Nina Talbot

Painter - Writer
painting, Felicia Parker, by Nina Talbot
Felicia Parker, oil on canvas, 48 x 42 inches


Felicia Parker

Desert Storm, Iraq, U.S. Navy, U.S. Army
Dates of service: Navy: 1988-96; Army: 2008-Present

“I went from the pit to the pillar, I went from a house to a car.”
-April 2013, Manhattan, NY

“I spent eight years in the Navy. I was an electrical engineer. My role was to service the submarines when they came into port. That was my job at my first station and then I went on ships and serviced the engines on ships.

“I could have went to any branch, but the Navy boot camp seemed like the easiest, so I joined at 17. I had to go back to my grandmother to get permission. When I graduated from high school, and it was almost time to go, I couldn’t leave right away because I only weighed 90 pounds, and you have to weigh 95 pounds in order to go. I didn’t make weight. So for a month, I ate and I ate.

“The physical part was excellent, but me adapting to the whole discipline, yelling at me and different things—you know, I’m a New Yorker, I couldn’t grasp that. So I stayed in trouble, but it was fun to me because I’d never had anyone do that to me. I had to stick my head in the trashcan with the trash in it. I had to get in a sitting position. I had to run in place with my rifle over my head in the rain. It was just to discipline me, but it was good. I went in at 90 pounds, came out 127 pounds: all muscle. They worked me to death, but it was good. I absolutely loved it.

“My first duty station was Kings Bay, Georgia. And that’s where I drove tugboats when submarines would come in, and fix engines. From there, I went to school to become an engineer. So during my first duty station, they sent me away to school at Miami, Florida.

“I went back to Kings Bay, Georgia, did my job; had my first son there at Kings Bay, Georgia. I think I was there for only about a month and I got orders to go to Virginia and I realized I was pregnant again. So now I’m stationed in Virginia and my daughter is born. Still in the military, husband is in the military as well. She was about 6 months old when I got called to Desert Storm.

“I decided to get out of the Navy when Christopher, my youngest one, was born. It took me away from my family. They got separated a lot because my mother would take the oldest two and the youngest two would stay with my husband. It wasn’t large amounts of time, it was just some of the time when both of us had to go away on military duty. There was a lot of times when one of us was not home.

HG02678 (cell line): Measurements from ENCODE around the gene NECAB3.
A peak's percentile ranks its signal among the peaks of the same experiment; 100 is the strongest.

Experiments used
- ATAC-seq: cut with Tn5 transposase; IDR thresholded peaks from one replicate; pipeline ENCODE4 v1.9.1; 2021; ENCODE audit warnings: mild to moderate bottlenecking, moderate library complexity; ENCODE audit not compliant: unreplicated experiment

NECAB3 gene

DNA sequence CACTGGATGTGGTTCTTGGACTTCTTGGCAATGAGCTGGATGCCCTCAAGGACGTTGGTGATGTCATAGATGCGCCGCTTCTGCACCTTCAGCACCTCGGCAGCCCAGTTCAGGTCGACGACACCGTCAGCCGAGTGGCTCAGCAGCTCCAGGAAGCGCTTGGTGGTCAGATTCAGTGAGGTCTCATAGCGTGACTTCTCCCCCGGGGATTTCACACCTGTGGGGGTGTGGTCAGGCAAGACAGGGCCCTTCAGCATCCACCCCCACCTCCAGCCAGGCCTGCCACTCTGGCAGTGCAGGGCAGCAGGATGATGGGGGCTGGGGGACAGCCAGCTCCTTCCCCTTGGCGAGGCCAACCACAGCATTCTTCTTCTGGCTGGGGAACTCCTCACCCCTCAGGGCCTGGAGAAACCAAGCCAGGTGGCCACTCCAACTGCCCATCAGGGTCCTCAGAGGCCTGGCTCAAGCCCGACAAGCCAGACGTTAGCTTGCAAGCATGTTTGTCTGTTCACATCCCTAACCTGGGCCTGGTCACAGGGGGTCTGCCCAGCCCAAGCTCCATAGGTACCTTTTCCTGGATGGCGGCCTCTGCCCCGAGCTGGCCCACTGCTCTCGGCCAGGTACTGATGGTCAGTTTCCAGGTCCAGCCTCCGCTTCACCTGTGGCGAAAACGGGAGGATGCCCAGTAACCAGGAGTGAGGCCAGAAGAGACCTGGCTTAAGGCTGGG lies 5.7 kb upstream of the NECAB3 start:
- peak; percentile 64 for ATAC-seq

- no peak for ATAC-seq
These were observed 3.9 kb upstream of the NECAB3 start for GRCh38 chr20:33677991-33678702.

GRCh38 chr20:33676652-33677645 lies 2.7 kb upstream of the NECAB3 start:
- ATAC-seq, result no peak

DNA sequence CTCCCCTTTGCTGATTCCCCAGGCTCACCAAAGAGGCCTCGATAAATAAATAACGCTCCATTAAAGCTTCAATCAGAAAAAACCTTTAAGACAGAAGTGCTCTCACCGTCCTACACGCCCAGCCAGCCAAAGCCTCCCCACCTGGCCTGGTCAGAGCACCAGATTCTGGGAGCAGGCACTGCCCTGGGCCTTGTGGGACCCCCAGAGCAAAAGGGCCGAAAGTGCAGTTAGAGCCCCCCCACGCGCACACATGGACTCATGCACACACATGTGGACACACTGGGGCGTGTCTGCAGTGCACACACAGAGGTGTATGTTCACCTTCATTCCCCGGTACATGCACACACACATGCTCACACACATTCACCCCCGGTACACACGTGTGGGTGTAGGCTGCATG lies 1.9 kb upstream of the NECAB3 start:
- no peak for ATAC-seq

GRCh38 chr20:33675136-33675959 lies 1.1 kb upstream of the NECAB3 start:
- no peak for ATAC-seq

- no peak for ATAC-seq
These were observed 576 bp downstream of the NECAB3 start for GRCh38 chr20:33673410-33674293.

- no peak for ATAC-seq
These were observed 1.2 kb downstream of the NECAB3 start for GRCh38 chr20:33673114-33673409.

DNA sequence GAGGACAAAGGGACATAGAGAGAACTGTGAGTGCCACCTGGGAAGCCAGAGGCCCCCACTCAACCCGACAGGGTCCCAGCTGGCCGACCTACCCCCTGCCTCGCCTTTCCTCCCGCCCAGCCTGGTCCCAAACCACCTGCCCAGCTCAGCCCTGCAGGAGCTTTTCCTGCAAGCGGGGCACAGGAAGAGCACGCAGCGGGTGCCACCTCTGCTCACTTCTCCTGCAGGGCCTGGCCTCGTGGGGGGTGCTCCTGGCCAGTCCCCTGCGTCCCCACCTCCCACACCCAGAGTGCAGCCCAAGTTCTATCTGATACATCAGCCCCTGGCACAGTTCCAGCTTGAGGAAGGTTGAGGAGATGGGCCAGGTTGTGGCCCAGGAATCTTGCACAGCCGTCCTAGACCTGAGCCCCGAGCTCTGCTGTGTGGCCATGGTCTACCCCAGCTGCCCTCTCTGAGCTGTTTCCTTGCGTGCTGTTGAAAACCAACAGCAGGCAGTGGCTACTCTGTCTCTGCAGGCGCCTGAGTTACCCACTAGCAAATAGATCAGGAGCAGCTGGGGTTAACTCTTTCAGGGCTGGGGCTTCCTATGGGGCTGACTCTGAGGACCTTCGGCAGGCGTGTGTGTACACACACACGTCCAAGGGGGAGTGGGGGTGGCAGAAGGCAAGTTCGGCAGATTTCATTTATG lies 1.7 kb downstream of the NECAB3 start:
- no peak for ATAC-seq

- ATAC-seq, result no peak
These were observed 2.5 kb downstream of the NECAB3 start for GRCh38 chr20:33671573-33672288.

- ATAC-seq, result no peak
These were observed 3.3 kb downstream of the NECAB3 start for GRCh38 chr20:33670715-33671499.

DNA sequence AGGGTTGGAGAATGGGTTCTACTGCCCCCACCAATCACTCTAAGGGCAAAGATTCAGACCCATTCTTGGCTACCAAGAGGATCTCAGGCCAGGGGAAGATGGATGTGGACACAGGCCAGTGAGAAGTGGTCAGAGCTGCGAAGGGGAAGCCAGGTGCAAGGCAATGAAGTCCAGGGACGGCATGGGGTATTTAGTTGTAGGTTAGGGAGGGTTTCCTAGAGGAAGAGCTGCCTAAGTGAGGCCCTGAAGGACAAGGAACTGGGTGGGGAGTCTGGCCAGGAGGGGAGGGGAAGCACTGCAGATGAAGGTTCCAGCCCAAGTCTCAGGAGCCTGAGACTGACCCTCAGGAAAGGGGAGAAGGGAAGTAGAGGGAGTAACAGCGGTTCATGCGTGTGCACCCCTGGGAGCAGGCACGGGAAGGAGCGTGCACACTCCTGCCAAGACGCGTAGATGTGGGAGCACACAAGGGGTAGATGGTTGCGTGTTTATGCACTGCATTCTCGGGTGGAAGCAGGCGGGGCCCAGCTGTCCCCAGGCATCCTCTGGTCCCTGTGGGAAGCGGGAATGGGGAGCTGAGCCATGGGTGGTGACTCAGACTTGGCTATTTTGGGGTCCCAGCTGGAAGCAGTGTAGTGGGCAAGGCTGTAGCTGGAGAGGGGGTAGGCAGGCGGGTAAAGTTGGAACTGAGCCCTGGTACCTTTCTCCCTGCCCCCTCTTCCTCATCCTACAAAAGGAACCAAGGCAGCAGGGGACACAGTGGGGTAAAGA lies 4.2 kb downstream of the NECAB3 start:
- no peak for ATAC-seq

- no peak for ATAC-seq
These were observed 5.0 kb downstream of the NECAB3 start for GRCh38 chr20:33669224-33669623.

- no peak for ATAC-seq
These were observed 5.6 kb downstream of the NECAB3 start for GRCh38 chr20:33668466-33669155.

“12 years later, I went back into the military. I worked with a partner who did Maritime Law and across the street was this herbal market. Even though I had a degree in education—from an engineer, to a degree in education, to working at a law firm—I worked at an herbal market where I actually mixed all the herbs. There was a young lady there who was working part time as well and she was active duty in the Army. She would talk to me about the Army every day that we worked together. She would tell me about it. I would say, I came from the Navy and I don’t think I can do it, the physical portion of it. It’s just too hard.

“I literally had five recruiters come see me. And then finally there was one young lady who was prior Navy herself and she just says to me, ‘Felicia, listen, you just need to do it.’ I just sat there, talked to her, I signed the papers, and in the next three days I was sworn in. I just made up my mind.

“I think what stood out for me was going into the Army at the age I went into the army and was able to keep up physically and keep my sanity mentally at the age of 38. At that time, the age limit was 40 something. It’s 34 now. I think that was one of the most difficult times. Going through that and my daughter was in her senior year of high school and my son was away in college. It was rough. I think that was one of the most memorable.

“The other one was just going through a hard time, leaving the Navy and having that break in service and trying to find my way. Because I have such a diverse background, just trying to figure out what Felicia wanted to do and disappointed with myself along with that because I was at an age and didn’t have a set career like a lot of my friends did at a certain time in your life. I didn’t want to just do one thing. I wanted to experience life. I think in just doing that and with that mindset came that life wasn’t always as happy go lucky with me as I was with it.

“In between all of that, it was rough. There were times when all I had to feed my kids was mac and cheese. There were times when stress just literally almost killed me. My kids are successful because of the heartaches that they’ve seen their mother or their father go through. If we didn’t have anything, one thing that I can say I instilled in them was to have morals, values, and integrity. Even in that, they struggled right along with us, and I think that’s why they’re so successful.

“I was homeless for a little while. I lived in my car for maybe about a month or two. It was this Sergeant Major, this command Sergeant Major in the Army that saw me because I was in the military and saw all the stuff that was in my car. One day she saw me, and she said, what is going on? It looks like you’re living out the back of your car. And I looked and I said, I am. I would go to McDonalds and wash up and put on that uniform faithfully. I would put that uniform on and go to drill like there was nothing, and then I would get off of duty and go right back to my car.

“So now I have my core, or I found a place where I want to be. I find it therapeutic to sit and speak with veterans, to tell them what I’ve been through, to tell them experiences that I’ve had. Just talking to them and letting them know, ‘I went from the pit to the pillar, I went from a house to a car.’ ”